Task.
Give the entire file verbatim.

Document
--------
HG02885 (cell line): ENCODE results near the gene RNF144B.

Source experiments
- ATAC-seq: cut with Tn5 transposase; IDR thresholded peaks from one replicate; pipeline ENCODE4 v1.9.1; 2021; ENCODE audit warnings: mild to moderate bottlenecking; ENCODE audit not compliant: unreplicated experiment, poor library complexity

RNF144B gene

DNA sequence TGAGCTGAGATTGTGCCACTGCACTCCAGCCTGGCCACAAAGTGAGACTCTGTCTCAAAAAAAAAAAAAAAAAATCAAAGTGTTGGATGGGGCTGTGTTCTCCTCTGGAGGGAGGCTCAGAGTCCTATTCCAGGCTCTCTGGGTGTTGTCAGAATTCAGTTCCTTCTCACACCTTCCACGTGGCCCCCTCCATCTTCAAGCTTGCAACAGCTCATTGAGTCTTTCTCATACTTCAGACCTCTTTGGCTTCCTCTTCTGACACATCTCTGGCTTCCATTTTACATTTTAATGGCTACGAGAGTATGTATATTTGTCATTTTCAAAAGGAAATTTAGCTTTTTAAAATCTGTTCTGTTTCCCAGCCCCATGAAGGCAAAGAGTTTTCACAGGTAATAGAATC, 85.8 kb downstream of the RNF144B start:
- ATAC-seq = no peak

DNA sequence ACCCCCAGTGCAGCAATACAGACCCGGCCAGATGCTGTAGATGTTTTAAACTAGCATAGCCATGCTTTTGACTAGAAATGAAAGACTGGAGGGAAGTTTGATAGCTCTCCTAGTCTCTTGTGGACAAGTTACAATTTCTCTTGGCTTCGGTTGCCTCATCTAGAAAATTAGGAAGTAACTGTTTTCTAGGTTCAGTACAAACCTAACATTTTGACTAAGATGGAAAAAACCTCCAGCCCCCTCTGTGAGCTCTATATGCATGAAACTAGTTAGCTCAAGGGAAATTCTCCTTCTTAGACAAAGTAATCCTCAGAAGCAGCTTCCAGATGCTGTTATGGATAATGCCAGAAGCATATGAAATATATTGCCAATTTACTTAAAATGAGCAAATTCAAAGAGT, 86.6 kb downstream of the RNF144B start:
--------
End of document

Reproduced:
HG02885 (cell line): ENCODE results near the gene RNF144B.

Source experiments
- ATAC-seq: cut with Tn5 transposase; IDR thresholded peaks from one replicate; pipeline ENCODE4 v1.9.1; 2021; ENCODE audit warnings: mild to moderate bottlenecking; ENCODE audit not compliant: unreplicated experiment, poor library complexity

RNF144B gene

DNA sequence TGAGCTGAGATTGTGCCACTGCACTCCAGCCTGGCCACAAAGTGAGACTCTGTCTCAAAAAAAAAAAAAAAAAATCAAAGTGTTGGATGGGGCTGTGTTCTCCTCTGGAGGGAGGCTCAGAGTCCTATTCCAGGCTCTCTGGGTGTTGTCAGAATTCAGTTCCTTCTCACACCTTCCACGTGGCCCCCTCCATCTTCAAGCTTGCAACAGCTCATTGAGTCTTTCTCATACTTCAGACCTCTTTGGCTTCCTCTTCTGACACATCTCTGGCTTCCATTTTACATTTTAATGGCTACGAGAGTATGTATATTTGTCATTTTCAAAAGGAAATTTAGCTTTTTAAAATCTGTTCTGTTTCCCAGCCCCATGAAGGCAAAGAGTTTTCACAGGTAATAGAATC, 85.8 kb downstream of the RNF144B start:
- ATAC-seq = no peak

DNA sequence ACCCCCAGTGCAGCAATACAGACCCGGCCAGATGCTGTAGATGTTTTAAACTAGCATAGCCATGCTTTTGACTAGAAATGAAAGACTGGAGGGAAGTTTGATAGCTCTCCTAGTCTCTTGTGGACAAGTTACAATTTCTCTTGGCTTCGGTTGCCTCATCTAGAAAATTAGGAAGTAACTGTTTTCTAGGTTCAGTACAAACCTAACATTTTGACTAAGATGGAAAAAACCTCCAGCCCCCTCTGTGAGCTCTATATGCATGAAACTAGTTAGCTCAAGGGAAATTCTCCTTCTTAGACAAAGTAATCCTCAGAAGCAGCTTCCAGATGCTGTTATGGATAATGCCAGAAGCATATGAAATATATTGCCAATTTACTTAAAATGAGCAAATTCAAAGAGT, 86.6 kb downstream of the RNF144B start: